Yesterday, I was reading the NY Times opinion pages about “Where OSHA Falls Short, and Why” and the unfortunate event of the fertilizer plant explosion in West, Texas. Many of the opinions posted in the NY Times were along the lines of OSHA has few resources, regulations are out-dated, and empower the regulators to be tougher. While all of this may be true, it is a matter that regulatory agencies will never be able to keep up with industry, nor should they. It comes down to a matter that companies must put in management systems to correctly evaluate environmental, health and safety risks. Risk assessment processes need to be established and implemented. This should not be the regulators responsibility to perform the risk assessments for the companies. In addition, regulators will never be able to hire enough qualified inspectors to properly evaluate and follow-up on even a fraction of the highest risk facilities in the country.
For example, take the challenge of permissible exposure limits (PELs). Currently, about 500 PELs exist. But, there are literally tens of thousands of hazardous compounds that are in use today. OSHA would never be able to established PELs for even a fraction of these compounds. Industries need to take the lead similar to what has been done in the pharmaceutical industry. In the pharmaceutical industry there are thousands of active pharmaceutical ingredients that are potentially hazardous from an occupational exposure standpoint. Did occupational health professionals in the industry just sit back and say “Oh well, we will wait till OSHA passes some PELs.” No they didn’t. It is now common industry practice to develop and establish internal occupational exposure limits for the APIs that they may handle or process. The occupational health professionals then perform risk assessments, evaluate processes, and establish controls to reduce the risk.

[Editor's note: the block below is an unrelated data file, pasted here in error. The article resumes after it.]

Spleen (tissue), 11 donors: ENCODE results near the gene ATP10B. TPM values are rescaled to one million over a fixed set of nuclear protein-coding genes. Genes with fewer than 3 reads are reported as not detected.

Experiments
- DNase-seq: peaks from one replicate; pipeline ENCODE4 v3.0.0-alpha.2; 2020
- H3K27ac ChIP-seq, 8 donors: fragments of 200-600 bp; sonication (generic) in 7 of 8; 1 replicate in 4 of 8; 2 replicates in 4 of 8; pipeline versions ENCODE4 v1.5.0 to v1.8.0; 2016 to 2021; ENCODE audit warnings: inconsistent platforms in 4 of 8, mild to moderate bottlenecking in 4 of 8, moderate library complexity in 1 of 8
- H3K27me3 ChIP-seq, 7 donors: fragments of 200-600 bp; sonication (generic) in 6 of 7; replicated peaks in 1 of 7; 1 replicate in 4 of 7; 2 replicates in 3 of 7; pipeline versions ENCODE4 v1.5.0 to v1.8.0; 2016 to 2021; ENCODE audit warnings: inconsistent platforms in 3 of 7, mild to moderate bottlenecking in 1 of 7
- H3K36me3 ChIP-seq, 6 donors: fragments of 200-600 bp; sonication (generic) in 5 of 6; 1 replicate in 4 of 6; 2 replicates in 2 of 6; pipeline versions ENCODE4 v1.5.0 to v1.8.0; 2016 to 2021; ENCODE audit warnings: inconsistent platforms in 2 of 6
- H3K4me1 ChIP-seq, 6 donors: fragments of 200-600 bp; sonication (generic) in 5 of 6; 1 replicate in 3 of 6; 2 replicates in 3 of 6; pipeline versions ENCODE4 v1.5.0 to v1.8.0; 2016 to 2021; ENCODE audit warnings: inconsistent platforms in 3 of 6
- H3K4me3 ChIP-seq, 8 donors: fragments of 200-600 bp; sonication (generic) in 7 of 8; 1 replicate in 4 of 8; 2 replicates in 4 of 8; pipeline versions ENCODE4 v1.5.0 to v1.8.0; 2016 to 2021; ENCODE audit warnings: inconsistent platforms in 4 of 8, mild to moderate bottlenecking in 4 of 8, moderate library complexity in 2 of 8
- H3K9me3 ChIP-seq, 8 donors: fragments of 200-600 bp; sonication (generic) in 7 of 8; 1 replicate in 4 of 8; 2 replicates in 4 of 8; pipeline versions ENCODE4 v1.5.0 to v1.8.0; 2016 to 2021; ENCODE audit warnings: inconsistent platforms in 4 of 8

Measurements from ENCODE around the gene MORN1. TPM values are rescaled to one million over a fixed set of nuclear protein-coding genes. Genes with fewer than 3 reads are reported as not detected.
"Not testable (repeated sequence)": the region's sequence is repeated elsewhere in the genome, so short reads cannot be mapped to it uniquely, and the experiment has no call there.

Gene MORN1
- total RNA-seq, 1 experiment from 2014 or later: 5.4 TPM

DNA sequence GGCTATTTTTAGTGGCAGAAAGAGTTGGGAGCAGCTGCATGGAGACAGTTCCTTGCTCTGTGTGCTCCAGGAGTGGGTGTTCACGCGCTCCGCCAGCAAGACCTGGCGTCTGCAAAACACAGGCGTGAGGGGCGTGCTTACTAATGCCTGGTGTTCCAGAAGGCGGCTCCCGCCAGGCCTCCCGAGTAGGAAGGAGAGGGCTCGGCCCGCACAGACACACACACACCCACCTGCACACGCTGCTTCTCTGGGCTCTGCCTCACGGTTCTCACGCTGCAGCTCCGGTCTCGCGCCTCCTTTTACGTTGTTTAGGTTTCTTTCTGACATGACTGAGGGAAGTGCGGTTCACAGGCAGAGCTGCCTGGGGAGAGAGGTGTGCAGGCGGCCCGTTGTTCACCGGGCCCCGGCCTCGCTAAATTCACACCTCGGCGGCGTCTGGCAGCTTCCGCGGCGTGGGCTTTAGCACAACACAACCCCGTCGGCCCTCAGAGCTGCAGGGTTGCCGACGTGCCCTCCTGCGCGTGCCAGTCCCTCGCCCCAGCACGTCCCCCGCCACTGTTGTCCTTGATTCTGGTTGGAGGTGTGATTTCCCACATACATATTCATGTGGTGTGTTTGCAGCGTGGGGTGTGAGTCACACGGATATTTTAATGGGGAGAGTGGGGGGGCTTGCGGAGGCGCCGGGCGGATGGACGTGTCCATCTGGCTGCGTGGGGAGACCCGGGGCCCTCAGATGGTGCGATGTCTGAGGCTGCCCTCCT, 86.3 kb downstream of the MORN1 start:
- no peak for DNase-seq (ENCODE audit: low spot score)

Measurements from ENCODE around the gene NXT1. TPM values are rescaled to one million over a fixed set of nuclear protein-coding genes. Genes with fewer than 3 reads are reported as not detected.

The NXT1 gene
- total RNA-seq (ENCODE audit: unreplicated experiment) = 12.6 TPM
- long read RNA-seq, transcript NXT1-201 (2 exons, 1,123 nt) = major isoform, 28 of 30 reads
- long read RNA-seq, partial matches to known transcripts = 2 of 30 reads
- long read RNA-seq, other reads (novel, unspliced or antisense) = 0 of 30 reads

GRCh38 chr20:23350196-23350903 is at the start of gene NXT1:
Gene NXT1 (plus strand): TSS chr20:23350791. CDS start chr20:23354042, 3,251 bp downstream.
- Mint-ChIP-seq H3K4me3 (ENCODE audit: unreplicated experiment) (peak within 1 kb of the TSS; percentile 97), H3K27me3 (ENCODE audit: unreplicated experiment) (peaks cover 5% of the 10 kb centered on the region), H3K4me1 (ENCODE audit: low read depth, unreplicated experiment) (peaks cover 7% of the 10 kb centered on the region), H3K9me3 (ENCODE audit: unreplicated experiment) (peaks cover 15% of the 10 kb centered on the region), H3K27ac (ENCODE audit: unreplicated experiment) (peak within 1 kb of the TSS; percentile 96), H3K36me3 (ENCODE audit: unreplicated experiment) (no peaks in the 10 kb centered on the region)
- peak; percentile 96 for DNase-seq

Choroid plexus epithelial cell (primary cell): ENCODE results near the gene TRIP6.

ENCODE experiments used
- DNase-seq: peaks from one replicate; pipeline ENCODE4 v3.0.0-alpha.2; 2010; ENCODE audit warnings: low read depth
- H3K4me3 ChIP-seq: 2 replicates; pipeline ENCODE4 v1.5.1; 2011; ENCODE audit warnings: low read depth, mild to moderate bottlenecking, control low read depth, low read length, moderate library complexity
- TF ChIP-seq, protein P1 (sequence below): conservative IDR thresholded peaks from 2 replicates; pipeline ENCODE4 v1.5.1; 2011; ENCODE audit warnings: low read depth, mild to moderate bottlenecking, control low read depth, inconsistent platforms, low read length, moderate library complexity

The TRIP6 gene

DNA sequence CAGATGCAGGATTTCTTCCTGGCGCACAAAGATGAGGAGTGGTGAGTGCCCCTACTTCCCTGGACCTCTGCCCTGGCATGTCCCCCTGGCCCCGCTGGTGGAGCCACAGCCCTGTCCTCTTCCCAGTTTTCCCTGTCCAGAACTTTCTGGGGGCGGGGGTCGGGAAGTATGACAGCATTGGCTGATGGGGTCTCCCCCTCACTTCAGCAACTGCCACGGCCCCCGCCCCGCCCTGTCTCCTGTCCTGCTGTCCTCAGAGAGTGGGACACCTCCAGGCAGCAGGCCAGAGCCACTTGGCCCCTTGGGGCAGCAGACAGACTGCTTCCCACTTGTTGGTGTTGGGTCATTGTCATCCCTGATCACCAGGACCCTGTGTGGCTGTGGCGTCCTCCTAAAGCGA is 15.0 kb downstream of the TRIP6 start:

The Risk Assessment Equation
In its most simple form, most risk assessments are based on the following equation:
Risk = (Hazard or Severity) X (Probability of Occurrence)
There are many risk assessment models that have been in use for years. These include HAZOP, What-If, Process Hazard Analysis, FEMA, and others.
So what needs to be done? Industries of every size need to step up and take the lead. They need to proactively establish risk assessment processes and implement controls to reduce risk. People can argue all they want about ineffective regulatory agenices, but in the end, they still wouldn’t be able to keep up.